Sure why not? With today's technology and all the available labor we should be able to build a more just system but it would not happen over night and we would not be able to get everyone on board all at once but a good place to start is in our own country then we could expand from there.

Quote:
Or perhaps we should impose global birth control in order to correct the "unfair" distribution of wealth ?


If that would be the moral thing to do then maybe but you might have a hard time convincing everyone of that but if those who have empathy for all could see that it was a moral truth you may be able to convince them of it through education.

Quote:

The fact is, when the chips are down we could all become murderers in the service of our loyalty groups


Well that is the problem, "we are not able to get past the group mentality to include everyone on the planet as part of our group.

What group is it that you are so loyal to, that you find having more value than other human beings?
izzythepush
 
  1  
Reply Sun 16 Sep, 2012 12:00 pm
@reasoning logic,
Any discussion about what a colour is like has to take on board Synesthesia.

http://en.wikipedia.org/wiki/Synesthesia
farmerman
 
  1  
Reply Sun 16 Sep, 2012 12:06 pm
@izzythepush,
why? colr and spectra are already linked in optics. The fact that many of us can hear purples and a number of other colors is merely a sensual thing to be enjoyed. I look on it mkore like some autistic "savant" state, rather than physics.
reasoning logic
 
  1  
Reply Sun 16 Sep, 2012 12:18 pm
@farmerman,
Quote:
The fact that many of us can hear purples and a number of other colors is merely a sensual thing to be enjoyed.


I bet many theist who hear God speaking to them find it as a sensual thing to enjoy as well
0 Replies
 
fresco
 
  1  
Reply Sun 16 Sep, 2012 12:48 pm
@izzythepush,
Synesthesia is one piece of evidence in favour of Varela's embodiment theory mentioned above.
RL's argument here started with an analogy between concepts of colour and those of morality. Since universality is elusive for colour, it would seem to be at least as elusive for moralitywhich has no obvious common physiological substrate.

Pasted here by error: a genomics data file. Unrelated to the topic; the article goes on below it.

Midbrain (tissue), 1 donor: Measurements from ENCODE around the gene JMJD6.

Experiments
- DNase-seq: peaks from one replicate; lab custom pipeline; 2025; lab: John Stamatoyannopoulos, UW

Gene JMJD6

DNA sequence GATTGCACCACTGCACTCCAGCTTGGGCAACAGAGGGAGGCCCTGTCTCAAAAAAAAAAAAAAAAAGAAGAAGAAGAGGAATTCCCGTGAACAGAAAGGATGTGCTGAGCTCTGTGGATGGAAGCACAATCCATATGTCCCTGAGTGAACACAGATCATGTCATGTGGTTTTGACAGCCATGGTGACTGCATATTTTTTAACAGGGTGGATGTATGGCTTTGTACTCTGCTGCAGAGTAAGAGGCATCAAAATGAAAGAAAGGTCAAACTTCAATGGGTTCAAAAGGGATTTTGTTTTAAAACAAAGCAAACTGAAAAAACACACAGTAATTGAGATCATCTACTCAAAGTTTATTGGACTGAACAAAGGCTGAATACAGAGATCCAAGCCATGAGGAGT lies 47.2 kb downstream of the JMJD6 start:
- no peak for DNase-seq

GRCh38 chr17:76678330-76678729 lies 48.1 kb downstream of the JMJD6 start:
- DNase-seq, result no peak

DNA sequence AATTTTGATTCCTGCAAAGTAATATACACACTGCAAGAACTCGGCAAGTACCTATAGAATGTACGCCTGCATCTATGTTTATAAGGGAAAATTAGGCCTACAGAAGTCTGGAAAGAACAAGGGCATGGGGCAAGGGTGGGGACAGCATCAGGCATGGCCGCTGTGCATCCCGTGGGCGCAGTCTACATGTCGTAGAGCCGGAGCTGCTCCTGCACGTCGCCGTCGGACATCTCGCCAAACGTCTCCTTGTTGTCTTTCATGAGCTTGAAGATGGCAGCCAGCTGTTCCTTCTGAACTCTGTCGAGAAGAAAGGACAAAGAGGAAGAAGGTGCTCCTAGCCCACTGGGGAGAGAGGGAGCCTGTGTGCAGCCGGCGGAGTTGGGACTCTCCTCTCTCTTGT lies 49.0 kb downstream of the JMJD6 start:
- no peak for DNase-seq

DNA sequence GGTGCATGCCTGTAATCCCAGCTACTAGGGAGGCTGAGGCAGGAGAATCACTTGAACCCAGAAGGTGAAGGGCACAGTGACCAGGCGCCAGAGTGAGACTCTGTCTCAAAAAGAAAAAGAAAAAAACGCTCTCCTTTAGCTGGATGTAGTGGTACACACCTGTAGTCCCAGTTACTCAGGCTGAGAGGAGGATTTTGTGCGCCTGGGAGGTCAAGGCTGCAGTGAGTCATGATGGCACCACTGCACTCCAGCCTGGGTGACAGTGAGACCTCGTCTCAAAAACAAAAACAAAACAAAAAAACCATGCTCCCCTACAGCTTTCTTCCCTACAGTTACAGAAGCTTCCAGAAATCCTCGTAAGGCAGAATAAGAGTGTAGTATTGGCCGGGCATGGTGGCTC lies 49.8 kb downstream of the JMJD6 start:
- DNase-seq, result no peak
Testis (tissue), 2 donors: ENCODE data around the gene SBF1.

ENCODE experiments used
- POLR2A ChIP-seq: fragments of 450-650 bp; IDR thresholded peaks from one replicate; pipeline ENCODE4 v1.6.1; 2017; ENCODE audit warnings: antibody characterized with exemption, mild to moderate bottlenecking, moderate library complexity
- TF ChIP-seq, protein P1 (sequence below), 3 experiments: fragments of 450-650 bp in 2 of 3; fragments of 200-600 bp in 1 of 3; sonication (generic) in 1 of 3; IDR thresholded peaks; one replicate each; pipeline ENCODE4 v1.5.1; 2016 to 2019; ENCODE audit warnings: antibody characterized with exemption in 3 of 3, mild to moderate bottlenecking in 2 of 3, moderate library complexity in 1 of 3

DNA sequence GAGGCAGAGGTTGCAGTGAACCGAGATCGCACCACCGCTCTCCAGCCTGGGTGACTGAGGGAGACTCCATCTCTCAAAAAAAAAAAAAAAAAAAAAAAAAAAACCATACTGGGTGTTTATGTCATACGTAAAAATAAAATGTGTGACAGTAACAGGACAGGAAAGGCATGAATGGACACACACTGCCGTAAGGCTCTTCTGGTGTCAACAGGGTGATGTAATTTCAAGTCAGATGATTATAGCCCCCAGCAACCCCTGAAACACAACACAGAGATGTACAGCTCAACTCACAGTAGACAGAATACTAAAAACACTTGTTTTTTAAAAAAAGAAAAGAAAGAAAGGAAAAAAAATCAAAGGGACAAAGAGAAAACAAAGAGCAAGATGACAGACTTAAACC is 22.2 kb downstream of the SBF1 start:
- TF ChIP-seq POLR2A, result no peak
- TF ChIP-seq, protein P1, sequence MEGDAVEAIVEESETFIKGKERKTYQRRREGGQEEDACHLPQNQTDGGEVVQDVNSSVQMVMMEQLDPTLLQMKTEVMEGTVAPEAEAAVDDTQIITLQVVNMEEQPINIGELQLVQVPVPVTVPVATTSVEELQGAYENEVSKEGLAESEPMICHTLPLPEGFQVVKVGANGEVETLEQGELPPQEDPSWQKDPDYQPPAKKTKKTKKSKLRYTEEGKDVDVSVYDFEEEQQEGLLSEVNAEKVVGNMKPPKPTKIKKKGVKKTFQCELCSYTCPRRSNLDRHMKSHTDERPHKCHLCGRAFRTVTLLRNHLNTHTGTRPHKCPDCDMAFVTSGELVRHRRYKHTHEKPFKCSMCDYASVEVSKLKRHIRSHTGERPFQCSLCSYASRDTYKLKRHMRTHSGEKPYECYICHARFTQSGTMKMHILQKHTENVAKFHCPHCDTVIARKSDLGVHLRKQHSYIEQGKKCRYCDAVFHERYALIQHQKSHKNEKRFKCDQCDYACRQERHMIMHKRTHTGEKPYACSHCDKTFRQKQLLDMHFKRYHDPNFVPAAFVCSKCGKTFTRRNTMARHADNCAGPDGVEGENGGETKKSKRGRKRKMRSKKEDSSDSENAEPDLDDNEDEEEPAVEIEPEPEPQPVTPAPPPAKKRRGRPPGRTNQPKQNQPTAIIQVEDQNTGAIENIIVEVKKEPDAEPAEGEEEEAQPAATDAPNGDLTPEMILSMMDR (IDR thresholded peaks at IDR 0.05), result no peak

fresco
 
  1  
Reply Sun 16 Sep, 2012 12:52 pm
@reasoning logic,
Quote:
we are not able to get past the group mentality to include everyone on the planet as part of our group


Bingo ! We could be dealing with the evolutionary tribalism we share with other primates. This underscores the point above about "human animals".
reasoning logic
 
  1  
Reply Sun 16 Sep, 2012 01:18 pm
@fresco,
Quote:
Bingo ! We could be dealing with the evolutionary tribalism we share with other primates. This underscores the point above about "human animals".


Well of course we are animals and we have problems mentally and physically, some us seem to have these more than others but that has not kept us from advancing in many areas and the more research and education we acquire on any given subject the better we understand it. "unlike any other animal that I have met, so I would not be so sure that our animal nature will hold us back as a group forever, when it comes to moral understandings.


Quote:
moralitywhich has no obvious common physiological substrate.


It may not be all so common but do you think that it may be possible that there is a neural substrate for moral decisions where the emotional value of sensory stimuli is projected to base of the forebrain and regions of the brainstem which generate the physiological responses to emotions mediated by the autonomic nervous system.?

http://neurophilosophy.wordpress.com/2007/03/22/a-neural-substrate-for-moral-decisions/
 

Related Topics

 
  1. Forums
  2. » A better understanding about subjective concepts.
Copyright © 2021 MadLab, LLC :: Terms of Service :: Privacy Policy :: Page generated in 0.04 seconds on 07/28/2021 at 11:29:01